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This article in AJ

  1. Vol. 73 No. 3, p. 414-418
    Received: Feb 5, 1980

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Daily Patterns of Apparent Photosynthesis and Evapotranspiration in a Developing Winter Wheat Crop1

  1. R. C. Johnson,
  2. R. E. Witters and
  3. A. J. Ciha2



High temperatures strongly influence apparent photosynthesis (AP), evapotranspiration (ET), and leaf area index (LAI) of winter wheat (Triticum aestivum L.) in semi-arid regions. Our objectives were to relate temperature and short-wave solar radiation (SR) to crop AP, ET, and LAI in a field environment. Two aluminum frame chambers covered with mylar plastic and occupying 0.74 m2 of soil surface area were used with infrared gas analyzers to measure AP and ET on ‘Wanser’ winter wheat grown in Ritzville silt loam (Mesic Calciorthidic Haploxerolls). Calculations of AP and ET were made from the respective differences between chamber intake and exhaust CO2 and H2O concentrations.

On clear, high SR days, maximum AP declined from 4.2 to 2.9 g CO2m−2hour−1 from stem extension through the watery ripe developmental stage. During that same period, maximum daily ET ranged between 440 and 600 g H2O m−2 hour−1, but did not decline as LAI declined from 2.0 to 1.1. A midday reduction in AP was observed when leaf temperatures (TL) approached 25 C corresponding to high daily values of ET and SR at anthesis, water ripe, and milky ripe stages. Since measurements of ET were over dry soil and assumed to represent plant transpiration, substantial stomatal closure was apparently not responsible for the decline in AP on those days because a concomitant reduction in ET was not always observed. Temperatures that were above optimal for AP most likely caused the midday decline in AP. This interpretation was consistent with water use efficiency (WUE) values, expressed as AP/ET, which were lowest at midday and generally declined as the crop matured.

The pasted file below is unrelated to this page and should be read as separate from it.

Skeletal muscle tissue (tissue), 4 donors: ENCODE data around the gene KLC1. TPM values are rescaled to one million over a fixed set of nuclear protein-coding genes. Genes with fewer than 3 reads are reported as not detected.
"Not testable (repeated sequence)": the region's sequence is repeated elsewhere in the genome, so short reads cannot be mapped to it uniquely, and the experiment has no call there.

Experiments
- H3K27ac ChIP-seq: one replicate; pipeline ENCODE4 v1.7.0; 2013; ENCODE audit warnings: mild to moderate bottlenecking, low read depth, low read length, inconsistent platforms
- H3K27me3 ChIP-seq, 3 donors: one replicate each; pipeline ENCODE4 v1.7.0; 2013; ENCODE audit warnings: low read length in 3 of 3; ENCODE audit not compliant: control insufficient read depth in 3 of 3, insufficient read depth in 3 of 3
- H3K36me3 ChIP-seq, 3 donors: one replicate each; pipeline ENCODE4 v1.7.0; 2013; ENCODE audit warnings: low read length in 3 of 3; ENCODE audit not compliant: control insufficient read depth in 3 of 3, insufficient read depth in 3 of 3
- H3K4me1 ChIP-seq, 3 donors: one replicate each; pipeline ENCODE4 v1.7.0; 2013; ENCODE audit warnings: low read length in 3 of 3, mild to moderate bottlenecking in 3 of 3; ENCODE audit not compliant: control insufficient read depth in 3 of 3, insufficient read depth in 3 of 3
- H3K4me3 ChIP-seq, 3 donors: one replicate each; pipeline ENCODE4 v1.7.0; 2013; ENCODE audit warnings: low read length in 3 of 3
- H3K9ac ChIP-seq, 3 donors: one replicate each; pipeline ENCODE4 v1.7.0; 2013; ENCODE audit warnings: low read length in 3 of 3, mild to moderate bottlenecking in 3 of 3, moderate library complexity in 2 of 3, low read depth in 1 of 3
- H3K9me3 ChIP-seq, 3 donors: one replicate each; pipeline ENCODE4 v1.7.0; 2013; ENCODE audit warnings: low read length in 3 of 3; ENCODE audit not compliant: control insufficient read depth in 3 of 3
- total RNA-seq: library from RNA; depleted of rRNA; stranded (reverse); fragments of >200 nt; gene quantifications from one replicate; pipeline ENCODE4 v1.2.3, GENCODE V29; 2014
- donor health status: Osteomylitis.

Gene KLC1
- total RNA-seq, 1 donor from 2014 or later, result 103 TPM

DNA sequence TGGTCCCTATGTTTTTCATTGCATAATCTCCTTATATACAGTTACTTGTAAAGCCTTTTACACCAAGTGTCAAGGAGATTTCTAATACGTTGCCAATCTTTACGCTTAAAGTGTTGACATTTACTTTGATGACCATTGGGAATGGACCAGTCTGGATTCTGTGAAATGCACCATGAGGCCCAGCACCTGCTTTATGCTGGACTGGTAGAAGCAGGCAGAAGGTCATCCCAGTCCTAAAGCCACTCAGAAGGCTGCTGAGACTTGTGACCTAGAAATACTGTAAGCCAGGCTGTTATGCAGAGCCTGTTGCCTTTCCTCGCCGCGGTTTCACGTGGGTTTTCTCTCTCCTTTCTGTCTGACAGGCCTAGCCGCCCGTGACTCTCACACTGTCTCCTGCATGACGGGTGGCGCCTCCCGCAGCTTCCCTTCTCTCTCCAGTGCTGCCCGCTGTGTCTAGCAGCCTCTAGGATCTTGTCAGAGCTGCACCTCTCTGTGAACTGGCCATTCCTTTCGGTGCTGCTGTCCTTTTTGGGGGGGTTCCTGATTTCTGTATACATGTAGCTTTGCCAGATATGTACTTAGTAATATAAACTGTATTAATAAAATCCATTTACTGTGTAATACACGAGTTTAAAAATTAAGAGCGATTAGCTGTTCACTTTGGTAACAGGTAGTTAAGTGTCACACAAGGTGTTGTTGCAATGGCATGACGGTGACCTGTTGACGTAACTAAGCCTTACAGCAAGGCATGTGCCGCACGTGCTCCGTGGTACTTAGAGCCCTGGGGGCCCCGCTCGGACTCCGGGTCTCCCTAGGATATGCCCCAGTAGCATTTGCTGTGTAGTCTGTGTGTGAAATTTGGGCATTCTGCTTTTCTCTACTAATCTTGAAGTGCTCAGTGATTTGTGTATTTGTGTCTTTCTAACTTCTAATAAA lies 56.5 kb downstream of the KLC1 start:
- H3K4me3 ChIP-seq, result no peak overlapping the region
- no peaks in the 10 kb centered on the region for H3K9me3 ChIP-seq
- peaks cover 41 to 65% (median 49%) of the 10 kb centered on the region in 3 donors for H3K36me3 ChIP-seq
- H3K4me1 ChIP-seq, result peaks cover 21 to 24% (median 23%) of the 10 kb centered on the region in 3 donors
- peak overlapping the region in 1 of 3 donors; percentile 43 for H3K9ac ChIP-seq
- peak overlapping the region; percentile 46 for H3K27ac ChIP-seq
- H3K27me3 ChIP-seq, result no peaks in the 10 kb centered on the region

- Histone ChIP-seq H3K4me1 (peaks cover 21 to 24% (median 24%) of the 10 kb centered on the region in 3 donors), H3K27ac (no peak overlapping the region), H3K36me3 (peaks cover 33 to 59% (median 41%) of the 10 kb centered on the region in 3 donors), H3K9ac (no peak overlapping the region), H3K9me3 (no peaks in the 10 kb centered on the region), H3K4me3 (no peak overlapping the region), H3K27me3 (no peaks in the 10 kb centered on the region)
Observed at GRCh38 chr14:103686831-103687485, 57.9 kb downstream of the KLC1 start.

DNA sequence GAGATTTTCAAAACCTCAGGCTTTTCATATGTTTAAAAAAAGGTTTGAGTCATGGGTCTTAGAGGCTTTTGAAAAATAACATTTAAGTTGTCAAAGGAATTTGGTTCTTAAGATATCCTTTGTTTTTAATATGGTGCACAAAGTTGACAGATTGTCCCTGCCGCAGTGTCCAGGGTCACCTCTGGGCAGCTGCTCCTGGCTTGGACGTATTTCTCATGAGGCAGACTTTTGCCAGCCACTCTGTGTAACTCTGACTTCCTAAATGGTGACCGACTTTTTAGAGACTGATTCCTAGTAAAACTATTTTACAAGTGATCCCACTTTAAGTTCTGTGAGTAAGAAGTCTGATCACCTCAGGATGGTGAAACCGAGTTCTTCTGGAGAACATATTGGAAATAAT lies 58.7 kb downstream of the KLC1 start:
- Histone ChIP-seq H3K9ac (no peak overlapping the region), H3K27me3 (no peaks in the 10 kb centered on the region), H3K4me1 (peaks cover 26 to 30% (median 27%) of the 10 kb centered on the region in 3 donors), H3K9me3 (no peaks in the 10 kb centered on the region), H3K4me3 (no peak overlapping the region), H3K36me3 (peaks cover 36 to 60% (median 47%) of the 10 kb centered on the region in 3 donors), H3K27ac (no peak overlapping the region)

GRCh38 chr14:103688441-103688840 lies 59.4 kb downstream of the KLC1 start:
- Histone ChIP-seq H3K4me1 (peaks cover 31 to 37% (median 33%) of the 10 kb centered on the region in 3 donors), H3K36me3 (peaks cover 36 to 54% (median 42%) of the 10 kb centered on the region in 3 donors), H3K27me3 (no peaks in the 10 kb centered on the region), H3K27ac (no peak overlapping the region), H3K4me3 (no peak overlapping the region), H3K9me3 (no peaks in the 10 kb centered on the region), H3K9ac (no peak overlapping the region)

Total daily AP from heading through anthesis (15 days) on clear and partly cloudy days did not decline appreciably (ranging from 30.5 to 32.4 g CO2 m−21 day−1) even though LAI declined 17% during that period. On clear days, high ET was associated with high SR and high temperatures. Temperatures tended to depress AP so that WUE was greater on partly cloudy and overcast days than on clear days at a given developmental stage. Under the climatic conditions of this study, WUE could be increased with early maturing cultivars that avoid the high late season heat load commonly associated with wheat production in this region.

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